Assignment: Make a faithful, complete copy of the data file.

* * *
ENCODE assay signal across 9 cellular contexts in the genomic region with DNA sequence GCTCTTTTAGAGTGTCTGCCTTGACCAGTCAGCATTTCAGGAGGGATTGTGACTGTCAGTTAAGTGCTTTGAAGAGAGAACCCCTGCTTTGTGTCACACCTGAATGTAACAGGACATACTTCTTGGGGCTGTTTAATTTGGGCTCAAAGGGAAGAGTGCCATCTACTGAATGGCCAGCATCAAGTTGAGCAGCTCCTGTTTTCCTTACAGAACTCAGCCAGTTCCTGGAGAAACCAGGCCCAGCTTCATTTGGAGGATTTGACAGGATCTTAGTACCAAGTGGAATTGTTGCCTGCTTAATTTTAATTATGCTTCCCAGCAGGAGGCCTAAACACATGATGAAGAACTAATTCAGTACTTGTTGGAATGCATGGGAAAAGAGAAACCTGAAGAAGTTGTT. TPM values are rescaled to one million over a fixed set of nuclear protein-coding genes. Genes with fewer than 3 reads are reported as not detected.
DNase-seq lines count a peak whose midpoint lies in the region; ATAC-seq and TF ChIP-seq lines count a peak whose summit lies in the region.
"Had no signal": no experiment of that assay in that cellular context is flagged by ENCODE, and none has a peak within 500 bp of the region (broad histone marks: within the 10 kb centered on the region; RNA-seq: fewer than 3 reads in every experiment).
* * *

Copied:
ENCODE assay signal across 9 cellular contexts in the genomic region with DNA sequence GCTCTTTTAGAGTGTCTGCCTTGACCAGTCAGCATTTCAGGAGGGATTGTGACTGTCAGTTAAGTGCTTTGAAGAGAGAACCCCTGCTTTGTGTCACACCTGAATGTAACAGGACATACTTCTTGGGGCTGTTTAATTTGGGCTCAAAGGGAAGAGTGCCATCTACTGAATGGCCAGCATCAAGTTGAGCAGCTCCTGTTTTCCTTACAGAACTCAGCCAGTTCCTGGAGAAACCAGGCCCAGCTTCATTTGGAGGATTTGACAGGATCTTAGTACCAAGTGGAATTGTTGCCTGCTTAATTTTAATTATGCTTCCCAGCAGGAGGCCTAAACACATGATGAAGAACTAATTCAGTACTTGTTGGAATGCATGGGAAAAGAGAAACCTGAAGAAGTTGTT. TPM values are rescaled to one million over a fixed set of nuclear protein-coding genes. Genes with fewer than 3 reads are reported as not detected.
DNase-seq lines count a peak whose midpoint lies in the region; ATAC-seq and TF ChIP-seq lines count a peak whose summit lies in the region.
"Had no signal": no experiment of that assay in that cellular context is flagged by ENCODE, and none has a peak within 500 bp of the region (broad histone marks: within the 10 kb centered on the region; RNA-seq: fewer than 3 reads in every experiment).